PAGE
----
It Takes A Lot to Laugh, It Takes a Train to Cry. A weather-beaten bluesy Bob Dylan composition that seems to capture something essential about writer Jack Kerouac ( 1922-1969 ); especially the discouragingly delivered second line, ”can’t buy a thrill”.Rather than provocative or angry, the song, like Kerouac, is a lazy ,snaking, shuffling beat, reflecting a world weary resignation and a falling backwards into gnawing boredom. The alternate title for the song was ”The Phantom Engineer”, an apt description of Kerouac, an iconoclastic writer whose literary work bestowed on him the mantle and mandate to shepherd and ”engineer” the cultural identity of the parents of the Woodstock Nation, since he was ostensibly the most presentable of a group which included Allen Ginsberg, William Burroughs, and later, Timothy Leary.
With Kerouac, there is a gripping sense of unease lying somewhere between beauty and decay.A resting and reveling somewhere between a capricious sacred and a determined and foreboding profane. For all the promise of the modern age, things were in effect, falling apart in a land of broken promises and dreams.”Arbeit Macht Frei” the inscription on the gates of Auschwitz,translated as ”Work Brings Freedom” was a total lie as the cornerstone of manipulation in post-war America.Kerouac wrote with his flag at half-mast. The jazzman played taps and Ginsberg chanted ”Kaddish” as they buried all illusion in an unmarked grave. There was no comfort in simple pleasures.No respite for anyone in the promised land, wicked or otherwise.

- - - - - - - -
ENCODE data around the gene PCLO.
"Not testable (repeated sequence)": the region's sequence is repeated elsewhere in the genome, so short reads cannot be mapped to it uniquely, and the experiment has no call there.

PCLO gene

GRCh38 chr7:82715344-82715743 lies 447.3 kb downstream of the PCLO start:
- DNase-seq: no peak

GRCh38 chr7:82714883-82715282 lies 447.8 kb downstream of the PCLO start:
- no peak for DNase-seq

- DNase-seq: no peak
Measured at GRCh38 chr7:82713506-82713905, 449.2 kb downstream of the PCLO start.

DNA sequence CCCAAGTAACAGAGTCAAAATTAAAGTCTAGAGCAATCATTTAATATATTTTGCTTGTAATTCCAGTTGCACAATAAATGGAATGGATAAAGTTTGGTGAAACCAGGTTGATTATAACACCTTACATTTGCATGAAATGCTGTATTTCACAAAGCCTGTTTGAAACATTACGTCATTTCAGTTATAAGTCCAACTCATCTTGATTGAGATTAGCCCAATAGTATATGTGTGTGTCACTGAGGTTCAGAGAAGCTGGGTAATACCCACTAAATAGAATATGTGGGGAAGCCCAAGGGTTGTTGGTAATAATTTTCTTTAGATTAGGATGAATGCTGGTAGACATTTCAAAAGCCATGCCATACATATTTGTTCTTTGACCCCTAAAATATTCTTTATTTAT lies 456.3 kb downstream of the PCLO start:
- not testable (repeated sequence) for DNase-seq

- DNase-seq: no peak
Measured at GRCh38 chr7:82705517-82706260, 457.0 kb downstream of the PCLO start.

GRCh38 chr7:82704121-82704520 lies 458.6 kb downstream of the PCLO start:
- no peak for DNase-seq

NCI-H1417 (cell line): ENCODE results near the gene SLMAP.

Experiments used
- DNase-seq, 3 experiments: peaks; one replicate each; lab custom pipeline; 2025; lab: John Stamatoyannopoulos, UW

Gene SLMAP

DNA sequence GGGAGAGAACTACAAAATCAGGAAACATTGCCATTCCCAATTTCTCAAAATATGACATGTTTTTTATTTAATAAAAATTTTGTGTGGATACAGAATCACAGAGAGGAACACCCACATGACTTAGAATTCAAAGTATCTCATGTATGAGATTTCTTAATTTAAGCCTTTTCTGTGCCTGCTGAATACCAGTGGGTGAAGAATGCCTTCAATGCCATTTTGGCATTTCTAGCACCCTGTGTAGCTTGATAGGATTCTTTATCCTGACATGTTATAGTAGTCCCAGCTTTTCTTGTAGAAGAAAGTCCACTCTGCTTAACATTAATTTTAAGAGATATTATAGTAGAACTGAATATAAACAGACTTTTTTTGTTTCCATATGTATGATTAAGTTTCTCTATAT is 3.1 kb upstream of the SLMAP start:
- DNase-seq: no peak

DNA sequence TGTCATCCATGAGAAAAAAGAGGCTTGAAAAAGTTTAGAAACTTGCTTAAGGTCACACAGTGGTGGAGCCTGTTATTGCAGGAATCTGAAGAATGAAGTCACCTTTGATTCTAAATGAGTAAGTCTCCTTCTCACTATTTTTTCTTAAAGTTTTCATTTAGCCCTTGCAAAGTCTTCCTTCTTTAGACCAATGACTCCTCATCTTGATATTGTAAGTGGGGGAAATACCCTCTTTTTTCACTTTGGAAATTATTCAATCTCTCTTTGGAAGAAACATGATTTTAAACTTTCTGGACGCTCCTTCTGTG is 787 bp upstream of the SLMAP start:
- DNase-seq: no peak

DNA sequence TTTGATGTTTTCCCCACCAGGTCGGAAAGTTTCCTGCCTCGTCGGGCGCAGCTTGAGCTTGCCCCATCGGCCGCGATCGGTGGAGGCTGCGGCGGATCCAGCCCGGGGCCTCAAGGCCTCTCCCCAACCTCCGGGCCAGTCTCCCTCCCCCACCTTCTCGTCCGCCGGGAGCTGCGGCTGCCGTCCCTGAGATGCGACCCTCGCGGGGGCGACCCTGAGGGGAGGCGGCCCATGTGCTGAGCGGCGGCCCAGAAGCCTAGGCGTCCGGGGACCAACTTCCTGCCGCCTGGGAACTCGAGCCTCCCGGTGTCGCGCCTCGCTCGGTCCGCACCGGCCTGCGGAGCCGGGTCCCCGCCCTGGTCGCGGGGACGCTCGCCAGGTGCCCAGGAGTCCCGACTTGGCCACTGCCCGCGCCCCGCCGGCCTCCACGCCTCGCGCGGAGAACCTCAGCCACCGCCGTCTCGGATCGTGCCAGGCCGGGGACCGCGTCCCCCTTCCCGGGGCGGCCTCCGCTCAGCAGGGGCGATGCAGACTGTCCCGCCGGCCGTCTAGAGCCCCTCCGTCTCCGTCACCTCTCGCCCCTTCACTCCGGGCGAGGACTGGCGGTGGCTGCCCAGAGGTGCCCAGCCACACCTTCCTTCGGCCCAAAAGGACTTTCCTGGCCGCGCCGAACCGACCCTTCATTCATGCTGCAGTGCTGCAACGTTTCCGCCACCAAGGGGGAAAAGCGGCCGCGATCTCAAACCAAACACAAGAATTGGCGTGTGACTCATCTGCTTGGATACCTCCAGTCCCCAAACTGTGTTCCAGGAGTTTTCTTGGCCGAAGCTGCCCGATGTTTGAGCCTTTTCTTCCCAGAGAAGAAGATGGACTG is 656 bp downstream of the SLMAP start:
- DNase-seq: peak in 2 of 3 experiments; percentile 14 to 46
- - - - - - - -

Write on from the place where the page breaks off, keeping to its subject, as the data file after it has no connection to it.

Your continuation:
Kerouac, an alcoholic, could drunkenly ramble for hours, verbally staggering to friends and strangers about his daft writing method which involved taping typing paper together to form an extended scroll, and then attempt to write in a transcendental state. Allen Ginsberg, initially skeptical, would later adopt the approach of free flowing prose which is fully realized in his seminal poem ,”Howl”. Kerouac, would improvise words over the inherent structures of mind and language, similar to Jazz musicians improvising, like the CharlieParkers and Charles Mingus’s of the Bop generation who lacked the funds to painstakingly record songs, so therefore developed a free-form platform out of necessity. The beats met the bops, and its literary manifestation became known as spontaneous prose. Similar to stream of consciousness, and purportedly written without editing, like a long jam session.There was spring use of periods and puntuation.The style was very similar to Andre Breton ( 1896-1966 ), and the proponents of automatic writing known as ” self unpacking freefall” Breton explained automatism as ” the true functioning of thought. The dictation of thought, in the absence of all control by reason, excluding the aesthetic or moral preoccupation.”